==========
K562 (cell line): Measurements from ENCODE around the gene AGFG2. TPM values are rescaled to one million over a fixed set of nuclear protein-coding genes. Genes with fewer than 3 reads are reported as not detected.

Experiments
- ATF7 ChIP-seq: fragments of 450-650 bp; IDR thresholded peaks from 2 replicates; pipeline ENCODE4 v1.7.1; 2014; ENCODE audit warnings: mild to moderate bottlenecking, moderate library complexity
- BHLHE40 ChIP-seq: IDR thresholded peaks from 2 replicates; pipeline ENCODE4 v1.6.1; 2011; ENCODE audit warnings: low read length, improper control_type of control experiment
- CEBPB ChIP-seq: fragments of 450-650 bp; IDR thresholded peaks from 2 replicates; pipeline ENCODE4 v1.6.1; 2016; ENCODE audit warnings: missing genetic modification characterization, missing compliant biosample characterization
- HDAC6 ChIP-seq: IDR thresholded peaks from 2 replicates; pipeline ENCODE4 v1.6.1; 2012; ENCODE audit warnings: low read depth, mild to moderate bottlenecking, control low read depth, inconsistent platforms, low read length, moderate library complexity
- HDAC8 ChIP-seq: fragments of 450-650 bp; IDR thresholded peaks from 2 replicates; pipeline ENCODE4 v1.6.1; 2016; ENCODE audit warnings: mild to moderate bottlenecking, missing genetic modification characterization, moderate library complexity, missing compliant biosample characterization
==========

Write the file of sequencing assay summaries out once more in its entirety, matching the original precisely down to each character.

K562 (cell line): Measurements from ENCODE around the gene AGFG2. TPM values are rescaled to one million over a fixed set of nuclear protein-coding genes. Genes with fewer than 3 reads are reported as not detected.

Experiments
- ATF7 ChIP-seq: fragments of 450-650 bp; IDR thresholded peaks from 2 replicates; pipeline ENCODE4 v1.7.1; 2014; ENCODE audit warnings: mild to moderate bottlenecking, moderate library complexity
- BHLHE40 ChIP-seq: IDR thresholded peaks from 2 replicates; pipeline ENCODE4 v1.6.1; 2011; ENCODE audit warnings: low read length, improper control_type of control experiment
- CEBPB ChIP-seq: fragments of 450-650 bp; IDR thresholded peaks from 2 replicates; pipeline ENCODE4 v1.6.1; 2016; ENCODE audit warnings: missing genetic modification characterization, missing compliant biosample characterization
- HDAC6 ChIP-seq: IDR thresholded peaks from 2 replicates; pipeline ENCODE4 v1.6.1; 2012; ENCODE audit warnings: low read depth, mild to moderate bottlenecking, control low read depth, inconsistent platforms, low read length, moderate library complexity
- HDAC8 ChIP-seq: fragments of 450-650 bp; IDR thresholded peaks from 2 replicates; pipeline ENCODE4 v1.6.1; 2016; ENCODE audit warnings: mild to moderate bottlenecking, missing genetic modification characterization, moderate library complexity, missing compliant biosample characterization